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Publication numberUS3234944 A
Publication typeGrant
Publication dateFeb 15, 1966
Filing dateDec 10, 1962
Priority dateDec 10, 1962
Publication numberUS 3234944 A, US 3234944A, US-A-3234944, US3234944 A, US3234944A
InventorsStevens Peter A, Utting Donald W
Original AssigneeRoehr Products Company Inc
Export CitationBiBTeX, EndNote, RefMan
External Links: USPTO, USPTO Assignment, Espacenet
Hypodermic needle and support structure therefor
US 3234944 A
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Description  (OCR text may contain errors)

1966 P. A. STEVENS ETAL 3,234,944

HYPODERMIC NEEDLE AND SUPPORT STRUCTURE THEREFOR Filed Dec. 10, 1962 Inventors Peter A. Stevens Donald W. Uttil'lg 3 am, N01 & 65M

fiflrorneqs United States Patent HYPOIDERMIC NEEDLE AND SUPPORT STRUCTURE THEREFQR Peter A. Stevens, Waterbury, Conn., and Donald W. Utting, De Land, Fla, assignors to Roehr Products Company, Inc., De Land, Fla, a corporation of Delaware Filed Dec. 10, 1962, Ser. No. 243,573 3 Claims. (Cl. 128-221) The present invention relates generally to a method and means of supporting a cannula in a preformed member and more particularly to an improved method and means of securing a metal hypodermic needle cannula in a preformed plastic hub member or other cannula supporting structure adapted for medicinal use.

In attempting to secure a metal cannula in a preformed non-metallic cannula supporting structure, such as a molded plastic hypodermic needle hub or syringe structure wherein the cannula engaging portion of the non-metallic structure cannot be compressed or deformed into permanent locking engagement about the said metal cannula without melting the plastic to sealably hold the cannula against both axial and rotary movement, considerable difficulty has been encountered in providing suitable means for mounting a metal cannula in a non-metallic cannula supporting structure. It has also been a problem to find a satisfactory means for securing a sharp pointed cannula in a cannula supporting structure which is suitable for use with high-speed automatic assembly mechanism and yet does not cause damage to the point of the cannula and which is also sufficiently economical to be employed for producing a disposable or single use hypodermic needle or a like article of manufacture.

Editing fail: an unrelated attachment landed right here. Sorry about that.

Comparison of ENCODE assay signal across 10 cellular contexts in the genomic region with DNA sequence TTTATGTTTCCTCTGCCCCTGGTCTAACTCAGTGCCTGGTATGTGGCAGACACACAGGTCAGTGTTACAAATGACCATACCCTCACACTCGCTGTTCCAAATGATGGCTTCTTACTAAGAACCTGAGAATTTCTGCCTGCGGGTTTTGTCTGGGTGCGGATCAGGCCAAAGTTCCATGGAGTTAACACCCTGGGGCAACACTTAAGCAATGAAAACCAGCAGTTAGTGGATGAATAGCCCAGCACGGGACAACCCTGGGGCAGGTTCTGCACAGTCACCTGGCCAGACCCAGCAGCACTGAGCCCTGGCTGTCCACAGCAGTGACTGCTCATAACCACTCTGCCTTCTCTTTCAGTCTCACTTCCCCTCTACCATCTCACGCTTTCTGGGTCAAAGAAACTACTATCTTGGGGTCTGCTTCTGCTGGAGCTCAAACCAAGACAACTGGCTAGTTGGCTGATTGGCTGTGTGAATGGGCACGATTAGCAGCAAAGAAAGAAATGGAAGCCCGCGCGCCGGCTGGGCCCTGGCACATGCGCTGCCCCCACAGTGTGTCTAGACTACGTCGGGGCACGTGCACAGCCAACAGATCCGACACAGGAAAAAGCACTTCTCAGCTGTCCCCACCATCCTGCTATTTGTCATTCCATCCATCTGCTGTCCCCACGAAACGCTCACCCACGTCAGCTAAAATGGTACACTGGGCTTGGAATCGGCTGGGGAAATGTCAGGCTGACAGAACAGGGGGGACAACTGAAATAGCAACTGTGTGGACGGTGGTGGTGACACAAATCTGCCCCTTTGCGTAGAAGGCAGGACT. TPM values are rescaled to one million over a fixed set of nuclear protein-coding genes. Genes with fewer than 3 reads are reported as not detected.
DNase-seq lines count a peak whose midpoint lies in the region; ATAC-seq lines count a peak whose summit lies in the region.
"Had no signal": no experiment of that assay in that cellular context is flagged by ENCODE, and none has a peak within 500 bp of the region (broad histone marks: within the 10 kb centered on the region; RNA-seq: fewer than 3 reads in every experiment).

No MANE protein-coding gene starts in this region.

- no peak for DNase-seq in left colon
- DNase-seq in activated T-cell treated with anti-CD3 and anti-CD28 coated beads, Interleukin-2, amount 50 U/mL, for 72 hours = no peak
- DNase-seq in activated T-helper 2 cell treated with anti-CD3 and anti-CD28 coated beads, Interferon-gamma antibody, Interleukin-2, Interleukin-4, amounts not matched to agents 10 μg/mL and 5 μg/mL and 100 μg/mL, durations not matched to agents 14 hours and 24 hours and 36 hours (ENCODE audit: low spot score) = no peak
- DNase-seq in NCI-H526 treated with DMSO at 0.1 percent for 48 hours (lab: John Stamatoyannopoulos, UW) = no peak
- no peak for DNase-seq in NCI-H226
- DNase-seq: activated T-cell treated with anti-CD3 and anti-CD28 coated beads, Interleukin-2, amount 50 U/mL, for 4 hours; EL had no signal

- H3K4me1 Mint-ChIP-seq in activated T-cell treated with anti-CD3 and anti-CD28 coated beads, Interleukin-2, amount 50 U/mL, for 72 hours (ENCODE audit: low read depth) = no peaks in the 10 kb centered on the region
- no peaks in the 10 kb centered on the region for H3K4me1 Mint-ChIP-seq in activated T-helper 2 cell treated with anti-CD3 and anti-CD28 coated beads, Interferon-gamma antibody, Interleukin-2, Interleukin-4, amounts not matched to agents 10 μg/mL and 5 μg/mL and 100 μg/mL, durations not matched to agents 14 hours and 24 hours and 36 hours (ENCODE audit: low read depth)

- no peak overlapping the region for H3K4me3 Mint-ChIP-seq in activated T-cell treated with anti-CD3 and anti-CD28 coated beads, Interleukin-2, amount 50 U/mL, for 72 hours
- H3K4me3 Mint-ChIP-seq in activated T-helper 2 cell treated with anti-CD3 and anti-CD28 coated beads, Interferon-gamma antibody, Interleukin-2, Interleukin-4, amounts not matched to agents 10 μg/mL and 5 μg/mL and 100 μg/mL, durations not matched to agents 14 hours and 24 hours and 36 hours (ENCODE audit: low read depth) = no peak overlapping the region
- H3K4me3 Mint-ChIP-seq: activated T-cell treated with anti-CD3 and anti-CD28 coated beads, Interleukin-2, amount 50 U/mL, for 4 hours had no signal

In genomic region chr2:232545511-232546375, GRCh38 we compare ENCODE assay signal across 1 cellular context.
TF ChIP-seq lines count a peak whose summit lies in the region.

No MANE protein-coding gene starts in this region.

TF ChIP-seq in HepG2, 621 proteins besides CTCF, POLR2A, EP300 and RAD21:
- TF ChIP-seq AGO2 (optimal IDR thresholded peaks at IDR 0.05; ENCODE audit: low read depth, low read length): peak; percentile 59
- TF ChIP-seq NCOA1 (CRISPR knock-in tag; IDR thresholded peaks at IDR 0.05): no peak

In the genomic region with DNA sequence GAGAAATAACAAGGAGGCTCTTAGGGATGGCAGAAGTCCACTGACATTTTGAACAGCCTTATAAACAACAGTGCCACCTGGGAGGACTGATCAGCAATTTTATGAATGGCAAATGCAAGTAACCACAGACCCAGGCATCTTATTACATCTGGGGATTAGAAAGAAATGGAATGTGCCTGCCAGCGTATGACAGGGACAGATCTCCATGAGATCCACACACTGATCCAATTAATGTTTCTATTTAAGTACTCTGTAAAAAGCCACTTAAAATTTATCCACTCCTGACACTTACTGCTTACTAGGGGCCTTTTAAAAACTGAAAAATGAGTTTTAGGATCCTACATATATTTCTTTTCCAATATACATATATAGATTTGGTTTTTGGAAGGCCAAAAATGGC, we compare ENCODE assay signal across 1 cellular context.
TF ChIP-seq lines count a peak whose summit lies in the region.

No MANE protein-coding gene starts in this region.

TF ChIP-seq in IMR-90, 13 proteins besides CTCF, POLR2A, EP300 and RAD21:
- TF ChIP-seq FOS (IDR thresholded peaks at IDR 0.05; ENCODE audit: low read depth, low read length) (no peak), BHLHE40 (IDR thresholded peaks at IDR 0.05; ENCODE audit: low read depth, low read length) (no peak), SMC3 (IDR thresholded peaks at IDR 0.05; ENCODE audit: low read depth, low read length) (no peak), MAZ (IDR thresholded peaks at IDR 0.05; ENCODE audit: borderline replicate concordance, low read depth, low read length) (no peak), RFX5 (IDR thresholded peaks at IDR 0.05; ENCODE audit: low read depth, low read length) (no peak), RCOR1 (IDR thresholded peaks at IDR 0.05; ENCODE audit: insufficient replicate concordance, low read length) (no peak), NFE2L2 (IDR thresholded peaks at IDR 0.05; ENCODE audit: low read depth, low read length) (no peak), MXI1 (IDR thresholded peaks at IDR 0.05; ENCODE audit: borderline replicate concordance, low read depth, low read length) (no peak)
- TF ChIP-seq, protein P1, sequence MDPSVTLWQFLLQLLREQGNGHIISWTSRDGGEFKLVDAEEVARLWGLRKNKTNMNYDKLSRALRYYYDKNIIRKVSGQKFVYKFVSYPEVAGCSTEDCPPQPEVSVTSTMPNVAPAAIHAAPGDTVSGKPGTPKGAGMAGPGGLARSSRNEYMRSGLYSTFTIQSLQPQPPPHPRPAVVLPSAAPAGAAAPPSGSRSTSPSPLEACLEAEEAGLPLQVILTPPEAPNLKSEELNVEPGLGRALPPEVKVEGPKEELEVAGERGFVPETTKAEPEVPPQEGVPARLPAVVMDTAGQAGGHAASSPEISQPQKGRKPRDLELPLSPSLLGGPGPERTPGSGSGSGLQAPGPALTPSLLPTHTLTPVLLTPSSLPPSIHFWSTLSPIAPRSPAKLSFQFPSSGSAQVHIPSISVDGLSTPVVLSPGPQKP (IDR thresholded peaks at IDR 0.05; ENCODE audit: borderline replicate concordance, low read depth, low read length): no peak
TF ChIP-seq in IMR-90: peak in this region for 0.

Among the various means heretofore suggested for fixedly and sealably supporting a metal cannula in a nonmetallic cannula supporting member, such as a molded plastic hub, have been to roughen an outer surface portion of the cannula or forming a protuberance on an outer surface portion of the cannula which the plastic engages when the hub section is molded about an end of the cannula. More recently, it has been suggested that a recess or passage be cut in the wall of the cannula to provide a key which locks the plastic hub section to the cannula. It will be evident that the necessity of working a surface portion of each of the cannulae as required in the foregoing suggested means in addition to providing a pointed end thereon requires additional handling of the cannulae which is expensive and tends to increase losses due to damaging the fragile point of the cannulae. It is also inherent in each of the foregoing methods of securing a cannula in a plastic hub section that the cannulae pass through a molding apparatus in order to form the plastic hub section about the cannula. The likelihood of damaging the cannula, particularly a sharply pointed cannula, is greatly increased during the handling incidental to passage of a cannula through the molding apparatus. Thus, it would be desirable to avoid having to mold the hub about the cannula.

It is therefore an object of the present invention to provide an improved and more economical means of mounting a cannula in a preformed cannula supporting member.

It is also an object of the present invention to provide an improved and more economical means of securely mounting a cannula in a preformed cannula supporting member without providing a rough surface portion, a recess, or a protuberance on an outer surface portion of the cannula.

It is still a further object of the present invention to "ice provide a fast, economical, and dependable means and method of mounting a sharpened hypodermic needle cannula in a preformed hypodermic needle support member which minimizes damaging said sharpened end of the cannula.